Posted on Thursday, 30th March 2017
If your means are not too constrained, El Pirata in Mayfair can be a good choice for those times in your life when you develop a craving for some excellent home-made food but don’t feel like cooking yourself. This rustic comfortable Spanish restaurant churns out reliably tasty and homely tapas and other classical Spanish dishes, all served with the sincerest of smiles from their knowledgeable staff. The interior leaves no doubt that this is a Spanish eatery – the walls are literally smothered with various reproductions of works by famous Spanish painters. Queen’s Brian May is reported to be a very satisfied customer of El Pirata.
First arrived bread – a thoroughly enjoyable plate of crispy crust and fluffy centre – topped with a smartly undersalted, moist and fresh tomato topping (£2.65). Because the latter was rather lightly seasoned, it enhanced, rather than upstaged any other dishes we might have had alongside it.
It was accompanied by a platter of super-fancy ham with a name as long as Picasso’s: jamón ibérico pata negra, gran reserva “don agustin, iberico summon guiguelo. We were counting on a fountain of flavour and lush unctuous texture, perhaps close to that of the French Noir de Bigorre or of one of those eye-wateringly overpriced Spanish jamons in Borough Market. However, this hope did not quite materialise into reality. It was good, solid, but rather very run-off-the-mill stuff, the kind you could buy pre-sliced at El Corte Ingles in Spain. In all honesty it was not quite worth the £19.95 price tag.
The other tapas did a much better job in the satisfaction stakes. The Iberian ham croquettes (£4.95) came out with a crunchy golden brown crust and revealed the powerful flavour of jamon reigning over the rich béchamel ooziness inside. Definitely a sky-high comfort factor in anyone’s book.
The squid with black rice (£8.55) was a very generous offering, generous from both rice and squid. It was a sheeny pitch-black from the squid ink and abundant with a gentle warming flavour of the squid ink. This was truly delicious and well made, with the rice cooked al dente and having a little bite to it.
The highlight dish was however the gambas al pil-pil (£6.55). The prawns were good, but it was the base of aromatic olive oil flavoured with toasted garlic and dried chillies that we couldn’t get enough of. The richness of flavour and depth this offered up did much to elevate the prawns. We even ordered another platter of pan con tomate to mop up all the oil.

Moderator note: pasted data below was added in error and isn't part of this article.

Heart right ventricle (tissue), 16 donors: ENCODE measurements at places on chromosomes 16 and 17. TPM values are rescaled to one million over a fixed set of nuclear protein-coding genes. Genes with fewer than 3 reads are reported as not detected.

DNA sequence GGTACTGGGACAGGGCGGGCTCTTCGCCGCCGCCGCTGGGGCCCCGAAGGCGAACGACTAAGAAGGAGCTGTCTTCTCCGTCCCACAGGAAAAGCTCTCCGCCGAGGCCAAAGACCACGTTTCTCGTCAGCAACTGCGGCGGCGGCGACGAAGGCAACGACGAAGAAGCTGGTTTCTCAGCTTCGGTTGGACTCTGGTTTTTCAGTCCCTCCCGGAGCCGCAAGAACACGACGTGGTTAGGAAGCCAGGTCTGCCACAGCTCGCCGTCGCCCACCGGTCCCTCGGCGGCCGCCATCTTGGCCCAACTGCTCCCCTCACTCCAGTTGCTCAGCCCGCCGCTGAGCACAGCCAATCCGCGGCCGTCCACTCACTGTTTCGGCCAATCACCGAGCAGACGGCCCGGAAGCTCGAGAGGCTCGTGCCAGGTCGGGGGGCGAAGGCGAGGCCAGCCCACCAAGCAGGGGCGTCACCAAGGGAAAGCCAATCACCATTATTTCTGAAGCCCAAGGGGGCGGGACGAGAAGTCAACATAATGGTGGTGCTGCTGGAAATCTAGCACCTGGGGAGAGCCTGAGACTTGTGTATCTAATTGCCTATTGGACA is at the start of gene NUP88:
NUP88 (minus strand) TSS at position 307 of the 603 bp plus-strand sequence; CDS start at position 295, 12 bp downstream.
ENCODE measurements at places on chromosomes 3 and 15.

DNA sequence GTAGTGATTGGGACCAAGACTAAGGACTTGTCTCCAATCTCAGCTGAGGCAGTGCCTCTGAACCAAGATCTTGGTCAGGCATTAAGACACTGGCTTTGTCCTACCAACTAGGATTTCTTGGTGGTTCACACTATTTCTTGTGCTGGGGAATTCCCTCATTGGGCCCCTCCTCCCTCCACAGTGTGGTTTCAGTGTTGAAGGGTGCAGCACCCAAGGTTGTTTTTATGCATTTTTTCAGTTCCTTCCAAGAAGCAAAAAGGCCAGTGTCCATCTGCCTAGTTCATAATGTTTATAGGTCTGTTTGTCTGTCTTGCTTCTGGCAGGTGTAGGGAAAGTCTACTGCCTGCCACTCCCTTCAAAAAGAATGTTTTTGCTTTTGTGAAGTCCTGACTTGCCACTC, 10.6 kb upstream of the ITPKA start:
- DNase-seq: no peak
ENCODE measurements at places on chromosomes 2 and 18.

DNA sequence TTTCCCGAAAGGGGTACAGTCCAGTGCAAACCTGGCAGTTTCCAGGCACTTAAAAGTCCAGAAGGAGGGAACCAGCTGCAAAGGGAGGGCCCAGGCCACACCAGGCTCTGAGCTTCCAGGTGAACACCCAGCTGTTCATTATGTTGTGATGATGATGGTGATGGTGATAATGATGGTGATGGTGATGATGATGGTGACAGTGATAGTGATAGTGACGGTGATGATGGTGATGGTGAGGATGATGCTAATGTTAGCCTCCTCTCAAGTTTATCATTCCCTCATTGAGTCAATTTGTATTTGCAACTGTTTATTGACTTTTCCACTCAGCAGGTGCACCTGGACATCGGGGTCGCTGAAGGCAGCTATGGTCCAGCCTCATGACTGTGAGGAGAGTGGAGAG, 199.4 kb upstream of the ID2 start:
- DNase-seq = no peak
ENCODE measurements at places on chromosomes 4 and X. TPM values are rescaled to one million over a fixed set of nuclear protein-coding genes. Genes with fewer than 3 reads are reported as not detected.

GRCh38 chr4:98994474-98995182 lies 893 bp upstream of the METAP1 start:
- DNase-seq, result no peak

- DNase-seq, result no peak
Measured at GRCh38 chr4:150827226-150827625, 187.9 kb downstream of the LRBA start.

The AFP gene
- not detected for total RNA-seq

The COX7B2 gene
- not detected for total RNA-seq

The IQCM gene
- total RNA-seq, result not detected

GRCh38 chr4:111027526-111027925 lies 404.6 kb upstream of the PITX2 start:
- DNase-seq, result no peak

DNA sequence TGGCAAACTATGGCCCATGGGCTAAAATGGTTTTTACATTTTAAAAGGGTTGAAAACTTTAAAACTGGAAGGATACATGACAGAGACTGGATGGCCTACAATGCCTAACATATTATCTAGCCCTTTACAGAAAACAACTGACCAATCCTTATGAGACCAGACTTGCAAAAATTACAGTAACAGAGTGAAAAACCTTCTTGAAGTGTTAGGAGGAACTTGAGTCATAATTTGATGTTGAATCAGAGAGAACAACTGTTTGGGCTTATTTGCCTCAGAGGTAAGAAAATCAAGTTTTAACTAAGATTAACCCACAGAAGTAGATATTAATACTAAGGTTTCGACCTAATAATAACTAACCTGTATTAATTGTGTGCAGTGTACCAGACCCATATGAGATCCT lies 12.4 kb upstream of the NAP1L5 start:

Another seafood dish – the Galician style octopus (£8.75) was cooked just right and very tender, although it was slightly overpowered by a little too much chilli and paprika.
Our friendly waiter insisted that we order pinchos morunos con chorizo, marinated chicken skewers with chorizo (£7.95). They were very good when the chicken breast pieces were eaten with a bit of grilled red pepper and a spicy wedge of chorizo, two other elements which completed the skewer. But otherwise the chicken was just a tad boring.
To main plates and we thoroughly enjoyed the cochinillo a la traditional, roasted suckling pig with potatoes in a traditional style (£19.95). It was rustically tasty, with crunchy skin and juicy flesh that did not require much more spicing or sauce for one to be able to enjoy the pig. Not a drop of its natural goodness was wasted as it sat on bed of potatoes which absorbed all the juices of the meat.
Amazingly, even after such a sumptuous meal we still found room for dessert. The crema catalana (£4.55) was simply delicious. The contrast between the caramelised top, well reminiscent of the thin ice on top of a pond on a cold November morning, and the silky, unctuous crema instead was perfectly. It was so well made, creamy, smooth and decadent with a well-judged level of sweetness.
Spanish white wine can be hit or miss, but the one our jolly waiter recommended, Carqueixal Rias Baixas (£8.95 for 125ml), was a good choice. Made from Albariño grapes it benefited from Galicia’s less sunny clime and exposure to the Atlantic Ocean. The notes of apricots and peaches reminded one of a very light-bodied Gewurztraminer.
EL Pirata’s fare lacks the self-serving culinary acrobatics of many establishments in the Mayfair area. It wasn’t fine dining per se, but it proved to be a restaurant that offered a fine dining experience indeed. On offer was unpretentious, honestly, delicious and homely cooking.
In a nutshell: Great place for some culinary comfort.
Note: This blog post written by Arturo from Nifty Noshing and myself.
1) Excellent homemade cooking
2) Pleasant interior
3) Welcoming, relaxed yet professional service
4) Reasonable prices for Mayfair
1) Didn’t really have any bad dishes, but the jamon we tried, the chicken skewers, and the octopus were probably the weakness of the bunch.
Food rating: 4/5
Service rating: 4/5
Price: About £35 to £45 a head, excludes drinks and service.